In 2004, Bryan Bertino sold the original script for The Strangers to Universal Pictures. After the studio negotiated with directors who refused to helm the film for less than $40 million smackers, someone actually got the brilliant idea, a few years later, to offer Bertino the director’s seat with a lowly $10 million budget attached. The novice screenwriter and director ran like hell with it, and now Bertino makes an impressive debut and scores what is easily the scariest horror film to hit the celluloid screen in several years. Bertino has crafted an efficiently lean and tauntingly mean, highly-controlled mess of a film that will make you spastically jump in your seat until you can’t take any more. Then, at that exact moment, Bertino instinctively releases all of that built-up tension into a swiftly merciless conclusion that’ll make you squirm and jump once more. Somebody had to do it. Horror fans have been sorely neglected by the genre keepers as of late, and, dammit, sometimes, we just want to be scared out of our wits, and that impotent, PG-13 Prom Night bullshit just ain’t gonna do it. Hell, even the recent R-rated offerings have pretty much limited themselves to gore, exploitation, and more gore without the requisite smattering of suspense. Somehow, all of this added up to a big fucking surprise that the horror genre’s box office began bleeding buckets of corn syrup as well. In the absence of an actual story and all-important suspense, a horror flick just cannot deliver genuine scares to the audience. Fortunately, a ruffian director named Bertino has arrived and actually knows how to not blow his own load all over the camera lens.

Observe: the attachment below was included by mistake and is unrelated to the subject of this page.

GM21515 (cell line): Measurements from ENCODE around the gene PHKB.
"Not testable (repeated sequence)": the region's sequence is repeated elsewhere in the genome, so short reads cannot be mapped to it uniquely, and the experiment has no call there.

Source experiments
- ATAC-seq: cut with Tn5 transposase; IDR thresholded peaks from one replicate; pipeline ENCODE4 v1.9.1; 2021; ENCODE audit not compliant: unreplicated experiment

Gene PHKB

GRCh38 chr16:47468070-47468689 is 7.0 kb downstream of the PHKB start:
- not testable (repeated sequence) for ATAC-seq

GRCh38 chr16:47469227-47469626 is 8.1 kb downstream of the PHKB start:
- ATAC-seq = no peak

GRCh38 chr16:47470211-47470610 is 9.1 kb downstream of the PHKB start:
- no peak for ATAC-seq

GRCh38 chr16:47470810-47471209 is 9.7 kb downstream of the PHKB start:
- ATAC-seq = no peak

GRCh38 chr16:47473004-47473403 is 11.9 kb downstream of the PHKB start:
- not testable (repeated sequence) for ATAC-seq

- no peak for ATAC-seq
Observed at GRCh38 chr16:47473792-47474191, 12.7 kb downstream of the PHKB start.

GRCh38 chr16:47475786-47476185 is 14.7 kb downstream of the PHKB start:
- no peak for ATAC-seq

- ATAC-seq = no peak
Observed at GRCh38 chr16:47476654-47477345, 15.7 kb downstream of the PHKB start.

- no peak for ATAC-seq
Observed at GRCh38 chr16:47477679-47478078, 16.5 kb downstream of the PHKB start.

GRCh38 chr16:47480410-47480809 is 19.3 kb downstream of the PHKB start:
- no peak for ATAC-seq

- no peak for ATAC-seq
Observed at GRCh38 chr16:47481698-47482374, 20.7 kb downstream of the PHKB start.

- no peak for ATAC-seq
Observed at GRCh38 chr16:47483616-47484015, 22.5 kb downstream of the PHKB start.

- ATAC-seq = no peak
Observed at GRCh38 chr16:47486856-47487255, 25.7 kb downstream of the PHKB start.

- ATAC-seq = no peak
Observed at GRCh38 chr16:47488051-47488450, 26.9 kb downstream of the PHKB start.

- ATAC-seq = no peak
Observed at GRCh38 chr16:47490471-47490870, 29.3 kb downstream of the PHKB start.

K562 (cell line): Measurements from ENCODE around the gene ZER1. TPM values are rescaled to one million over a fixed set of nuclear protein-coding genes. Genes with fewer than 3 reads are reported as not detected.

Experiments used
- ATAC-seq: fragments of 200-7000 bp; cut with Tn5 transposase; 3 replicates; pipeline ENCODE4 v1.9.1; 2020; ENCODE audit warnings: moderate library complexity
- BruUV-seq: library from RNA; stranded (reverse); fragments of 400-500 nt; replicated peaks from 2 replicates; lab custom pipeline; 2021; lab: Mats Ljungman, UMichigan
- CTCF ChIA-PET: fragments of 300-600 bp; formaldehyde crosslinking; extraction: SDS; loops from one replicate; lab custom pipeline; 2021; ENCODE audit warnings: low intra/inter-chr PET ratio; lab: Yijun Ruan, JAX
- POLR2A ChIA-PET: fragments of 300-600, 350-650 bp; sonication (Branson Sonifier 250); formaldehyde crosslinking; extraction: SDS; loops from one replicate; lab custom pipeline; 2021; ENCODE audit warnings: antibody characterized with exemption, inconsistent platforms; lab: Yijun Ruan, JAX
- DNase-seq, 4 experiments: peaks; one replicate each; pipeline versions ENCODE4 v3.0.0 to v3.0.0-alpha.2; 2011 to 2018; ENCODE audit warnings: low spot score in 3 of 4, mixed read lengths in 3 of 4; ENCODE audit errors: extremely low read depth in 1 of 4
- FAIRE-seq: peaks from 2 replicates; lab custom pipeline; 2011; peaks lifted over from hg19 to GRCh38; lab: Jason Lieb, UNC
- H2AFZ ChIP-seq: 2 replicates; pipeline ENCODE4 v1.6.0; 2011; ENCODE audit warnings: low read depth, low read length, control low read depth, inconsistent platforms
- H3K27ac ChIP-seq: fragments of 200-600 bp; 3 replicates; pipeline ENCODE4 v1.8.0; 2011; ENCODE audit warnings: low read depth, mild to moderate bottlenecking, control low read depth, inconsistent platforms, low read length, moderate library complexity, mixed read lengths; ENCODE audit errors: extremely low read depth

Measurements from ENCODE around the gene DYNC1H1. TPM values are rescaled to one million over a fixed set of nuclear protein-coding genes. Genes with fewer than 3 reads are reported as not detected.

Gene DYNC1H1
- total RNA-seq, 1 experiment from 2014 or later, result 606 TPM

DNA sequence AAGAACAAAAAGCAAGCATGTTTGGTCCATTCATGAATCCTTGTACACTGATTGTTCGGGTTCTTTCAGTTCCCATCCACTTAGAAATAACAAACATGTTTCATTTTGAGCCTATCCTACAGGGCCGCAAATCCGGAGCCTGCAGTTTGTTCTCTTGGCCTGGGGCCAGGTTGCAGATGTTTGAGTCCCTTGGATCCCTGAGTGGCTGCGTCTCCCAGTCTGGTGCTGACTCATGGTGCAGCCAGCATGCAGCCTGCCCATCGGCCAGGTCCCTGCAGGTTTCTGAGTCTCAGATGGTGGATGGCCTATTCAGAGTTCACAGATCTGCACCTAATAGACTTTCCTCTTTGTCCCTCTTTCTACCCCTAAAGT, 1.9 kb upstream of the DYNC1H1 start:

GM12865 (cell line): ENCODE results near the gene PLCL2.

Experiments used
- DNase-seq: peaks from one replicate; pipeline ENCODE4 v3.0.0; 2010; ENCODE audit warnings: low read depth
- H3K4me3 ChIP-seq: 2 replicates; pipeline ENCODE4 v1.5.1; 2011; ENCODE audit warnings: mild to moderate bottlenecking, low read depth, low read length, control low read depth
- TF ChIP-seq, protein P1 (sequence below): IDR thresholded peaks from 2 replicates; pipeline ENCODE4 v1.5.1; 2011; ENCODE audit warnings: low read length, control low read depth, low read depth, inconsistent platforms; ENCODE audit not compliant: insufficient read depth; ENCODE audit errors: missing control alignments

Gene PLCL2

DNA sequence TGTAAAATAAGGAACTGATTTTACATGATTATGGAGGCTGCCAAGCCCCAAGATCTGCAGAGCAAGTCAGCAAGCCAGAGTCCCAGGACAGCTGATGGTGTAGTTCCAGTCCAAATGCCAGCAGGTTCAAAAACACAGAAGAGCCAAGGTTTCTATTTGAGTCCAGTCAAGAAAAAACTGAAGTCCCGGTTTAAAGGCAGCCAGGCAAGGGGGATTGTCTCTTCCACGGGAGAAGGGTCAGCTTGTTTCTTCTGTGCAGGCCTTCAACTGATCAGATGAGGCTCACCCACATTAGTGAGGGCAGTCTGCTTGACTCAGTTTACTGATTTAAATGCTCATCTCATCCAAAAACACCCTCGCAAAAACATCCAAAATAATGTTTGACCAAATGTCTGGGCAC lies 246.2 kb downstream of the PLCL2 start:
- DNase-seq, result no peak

Bertino’s influences — Alfred Hitchcock and John Carpenter — are rather obvious, but instead of going into rabid fanboy mode and failing to maintain a grip on the film’s subject matter, Bertino is quite cautious in his execution and controlled in his technique. This minimalism is in sharp contrast to a director like, say, Rob Zombie, who puts audiences through the boredom of unnecessary scenes just so he can throw in several masturbatory homage sequences to his favorite movies. Instead, Bertino is clearly concerned with furthering this film’s actual story and its necessary components, no more and no less, which is quite the novel concept these days, really. For the first fifteen minutes or so of the film, Bertino actually crafts some decent character development in comparison to most of the horror genre. Here, again, the audience is spared the overwrought Rob Zombie treatment of an endless backstory to illustrate a main character’s anguish over everything from scratching his ass to contemplating whether taking a dump will make him a more kick-ass villain. Whatever. The Strangers only gives the audience the precise amount of information necessary to kick-start some empathy for the characters, so that when all the mayhem commences, we actually give a rat’s ass whether the couple lives or dies. More importantly, we are scared shitless of the masked trio that later appears, so when one of them raises an axe behind the back of the film’s only minor character (Glenn Howerton), we don’t cheer for the bad guy. As a result, how this particular scene plays out is one damn ingenious plot device that will likely be imitated by future directors. Bertino is definitely one director to watch — repeatedly.